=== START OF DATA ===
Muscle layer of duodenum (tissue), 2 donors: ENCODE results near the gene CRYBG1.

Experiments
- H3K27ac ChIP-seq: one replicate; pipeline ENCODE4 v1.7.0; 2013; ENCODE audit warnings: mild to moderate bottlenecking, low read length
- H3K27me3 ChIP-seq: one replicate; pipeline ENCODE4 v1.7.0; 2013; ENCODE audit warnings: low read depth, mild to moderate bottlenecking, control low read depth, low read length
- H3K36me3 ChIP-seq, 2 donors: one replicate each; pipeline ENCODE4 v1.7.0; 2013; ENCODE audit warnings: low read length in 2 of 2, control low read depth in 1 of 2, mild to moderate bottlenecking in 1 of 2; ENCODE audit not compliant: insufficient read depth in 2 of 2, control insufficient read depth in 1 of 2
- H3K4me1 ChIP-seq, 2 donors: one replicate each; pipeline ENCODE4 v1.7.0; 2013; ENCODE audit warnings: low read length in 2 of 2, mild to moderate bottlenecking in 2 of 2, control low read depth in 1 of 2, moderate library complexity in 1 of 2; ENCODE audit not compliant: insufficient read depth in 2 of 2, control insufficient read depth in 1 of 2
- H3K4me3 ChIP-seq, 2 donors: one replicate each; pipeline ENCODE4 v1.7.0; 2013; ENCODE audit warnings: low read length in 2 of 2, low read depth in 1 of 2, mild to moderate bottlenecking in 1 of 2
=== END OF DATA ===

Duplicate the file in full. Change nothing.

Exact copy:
Muscle layer of duodenum (tissue), 2 donors: ENCODE results near the gene CRYBG1.

Experiments
- H3K27ac ChIP-seq: one replicate; pipeline ENCODE4 v1.7.0; 2013; ENCODE audit warnings: mild to moderate bottlenecking, low read length
- H3K27me3 ChIP-seq: one replicate; pipeline ENCODE4 v1.7.0; 2013; ENCODE audit warnings: low read depth, mild to moderate bottlenecking, control low read depth, low read length
- H3K36me3 ChIP-seq, 2 donors: one replicate each; pipeline ENCODE4 v1.7.0; 2013; ENCODE audit warnings: low read length in 2 of 2, control low read depth in 1 of 2, mild to moderate bottlenecking in 1 of 2; ENCODE audit not compliant: insufficient read depth in 2 of 2, control insufficient read depth in 1 of 2
- H3K4me1 ChIP-seq, 2 donors: one replicate each; pipeline ENCODE4 v1.7.0; 2013; ENCODE audit warnings: low read length in 2 of 2, mild to moderate bottlenecking in 2 of 2, control low read depth in 1 of 2, moderate library complexity in 1 of 2; ENCODE audit not compliant: insufficient read depth in 2 of 2, control insufficient read depth in 1 of 2
- H3K4me3 ChIP-seq, 2 donors: one replicate each; pipeline ENCODE4 v1.7.0; 2013; ENCODE audit warnings: low read length in 2 of 2, low read depth in 1 of 2, mild to moderate bottlenecking in 1 of 2